That is the problem I have with that method: why is it there at all? The only way I can think of testing it is to predict what sort of String it will return, which is very awkward without reading directly from the database. It is also awkward because the method isn't some sort of function; you cannot pass any sort of input to it and predict its output from that input.
This morning, I wrote:Why are you trying to turn your List into a single String?
Good point; it might be possible to have different locks for different methods. That is what the read‑write locks are all about.
Tim Moores wrote:. . . As you said, synchronizing only allows a single thread to run the code . . .
Another way to put what Paul said is that the final modifier would be applied to the class, not to the fields.
Paul Clapham wrote:. . . No, it doesn't. A final class can't be extended . . . .
Execution speed should probably be the last consideration when designing an app. It is much more important to get the number of classes rright, and any inheritance hierarchy. It might be slightly slower to compile more classes, but that is the least of our worries.
Paul Clapham wrote:. . . But why would that matter?
In that code, although the assignment in line 9 is atomic, you do not know whether a second thread will read the new value or the old value of i. So you use a Lock object to synchronise the two methods. Note that the lock() call doesn't go in a try, but the unlock() call has to be in a finally.That's a very simple and naïve example, but if you are trying to call setI(), and a different thread attempts to use getI(), that second thread cannot acquire the lock on line 24 until after the lock has been released on line 18. The same would happen if a thread executes the getI() method. If you are using beginners' code and un‑comment line 14, the thread executing that code already holds the lock. When it reaches line 24, it can lock the lock again with a count of 2. You should find it easy to work out that, by the time the setI() method completes on line 18, the lock count is back to 0.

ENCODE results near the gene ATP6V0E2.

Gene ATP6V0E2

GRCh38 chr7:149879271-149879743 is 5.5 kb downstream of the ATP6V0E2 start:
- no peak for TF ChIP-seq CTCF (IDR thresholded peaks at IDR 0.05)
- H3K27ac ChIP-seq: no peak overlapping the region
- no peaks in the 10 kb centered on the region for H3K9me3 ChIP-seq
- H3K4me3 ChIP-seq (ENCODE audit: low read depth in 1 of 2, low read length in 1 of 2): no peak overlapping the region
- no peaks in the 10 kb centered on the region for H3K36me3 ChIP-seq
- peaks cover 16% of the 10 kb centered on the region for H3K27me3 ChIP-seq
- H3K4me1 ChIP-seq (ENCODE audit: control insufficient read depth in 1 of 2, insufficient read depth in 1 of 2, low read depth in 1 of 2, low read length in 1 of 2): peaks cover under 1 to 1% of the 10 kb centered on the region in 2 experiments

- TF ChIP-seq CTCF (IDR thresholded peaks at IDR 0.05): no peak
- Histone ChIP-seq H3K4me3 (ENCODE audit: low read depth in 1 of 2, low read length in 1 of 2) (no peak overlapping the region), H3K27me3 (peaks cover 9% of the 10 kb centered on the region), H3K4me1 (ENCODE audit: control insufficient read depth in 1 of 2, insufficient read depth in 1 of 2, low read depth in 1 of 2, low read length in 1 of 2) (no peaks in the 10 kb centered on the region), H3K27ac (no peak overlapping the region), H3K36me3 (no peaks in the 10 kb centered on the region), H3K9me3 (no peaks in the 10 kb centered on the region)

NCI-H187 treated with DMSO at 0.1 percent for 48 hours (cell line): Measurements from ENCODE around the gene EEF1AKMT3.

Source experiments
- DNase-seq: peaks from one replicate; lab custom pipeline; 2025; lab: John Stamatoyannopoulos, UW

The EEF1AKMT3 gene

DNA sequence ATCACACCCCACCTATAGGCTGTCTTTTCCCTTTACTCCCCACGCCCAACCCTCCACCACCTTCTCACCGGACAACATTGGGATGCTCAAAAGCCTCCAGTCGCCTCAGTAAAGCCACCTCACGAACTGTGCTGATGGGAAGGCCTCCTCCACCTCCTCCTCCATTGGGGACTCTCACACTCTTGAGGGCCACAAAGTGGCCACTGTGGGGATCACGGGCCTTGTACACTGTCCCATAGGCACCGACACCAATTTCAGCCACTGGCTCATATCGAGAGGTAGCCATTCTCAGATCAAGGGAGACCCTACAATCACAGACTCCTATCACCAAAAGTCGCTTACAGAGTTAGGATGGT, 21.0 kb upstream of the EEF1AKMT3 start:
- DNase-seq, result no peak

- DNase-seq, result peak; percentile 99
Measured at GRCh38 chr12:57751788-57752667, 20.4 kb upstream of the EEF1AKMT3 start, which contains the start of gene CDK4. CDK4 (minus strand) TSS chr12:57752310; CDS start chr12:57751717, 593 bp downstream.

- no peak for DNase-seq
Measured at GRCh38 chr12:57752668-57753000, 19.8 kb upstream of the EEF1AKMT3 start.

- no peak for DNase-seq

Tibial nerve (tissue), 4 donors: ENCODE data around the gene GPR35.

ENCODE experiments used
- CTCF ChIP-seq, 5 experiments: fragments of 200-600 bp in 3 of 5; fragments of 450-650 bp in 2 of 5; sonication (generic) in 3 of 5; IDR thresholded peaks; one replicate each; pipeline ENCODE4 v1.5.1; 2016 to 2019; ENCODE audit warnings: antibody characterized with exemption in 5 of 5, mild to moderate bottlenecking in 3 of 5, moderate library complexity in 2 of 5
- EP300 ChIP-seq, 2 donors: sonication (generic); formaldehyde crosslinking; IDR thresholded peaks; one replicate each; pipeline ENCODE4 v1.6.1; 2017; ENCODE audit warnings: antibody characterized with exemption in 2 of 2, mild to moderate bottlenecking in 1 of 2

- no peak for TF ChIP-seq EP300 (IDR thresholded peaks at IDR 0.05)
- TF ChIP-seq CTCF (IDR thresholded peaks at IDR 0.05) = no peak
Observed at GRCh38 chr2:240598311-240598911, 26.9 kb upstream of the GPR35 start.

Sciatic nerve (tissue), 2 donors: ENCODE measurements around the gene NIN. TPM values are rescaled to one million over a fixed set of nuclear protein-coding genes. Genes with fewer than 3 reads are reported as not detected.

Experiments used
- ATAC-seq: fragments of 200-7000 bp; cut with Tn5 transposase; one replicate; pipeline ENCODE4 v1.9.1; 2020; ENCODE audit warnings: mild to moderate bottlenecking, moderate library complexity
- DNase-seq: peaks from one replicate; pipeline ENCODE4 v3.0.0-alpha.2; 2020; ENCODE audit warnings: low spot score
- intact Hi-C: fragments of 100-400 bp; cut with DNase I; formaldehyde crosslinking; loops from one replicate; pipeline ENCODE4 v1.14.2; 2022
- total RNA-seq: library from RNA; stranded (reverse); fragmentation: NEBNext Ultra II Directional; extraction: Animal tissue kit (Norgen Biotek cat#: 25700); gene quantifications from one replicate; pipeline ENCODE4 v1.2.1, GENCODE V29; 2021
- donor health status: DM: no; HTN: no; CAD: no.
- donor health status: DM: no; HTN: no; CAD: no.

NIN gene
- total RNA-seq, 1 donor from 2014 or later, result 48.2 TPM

Vaibhav Gargs wrote:. . . "As the name says, ReentrantLock allow threads to enter into lock on a resource more than once. . . . ."
I am just wondering why someone would take the lock more than once?
Yes, you are. The Lock reference points to an instance of the ReentrantLock class, so that is an object. You are not using its intrinsic lock but explicitly counting how often it has been locked.
. . . we are not calling methods on any object . . .
It is used instead of the keyword synchronized.
Is this same thing as synchronized locks?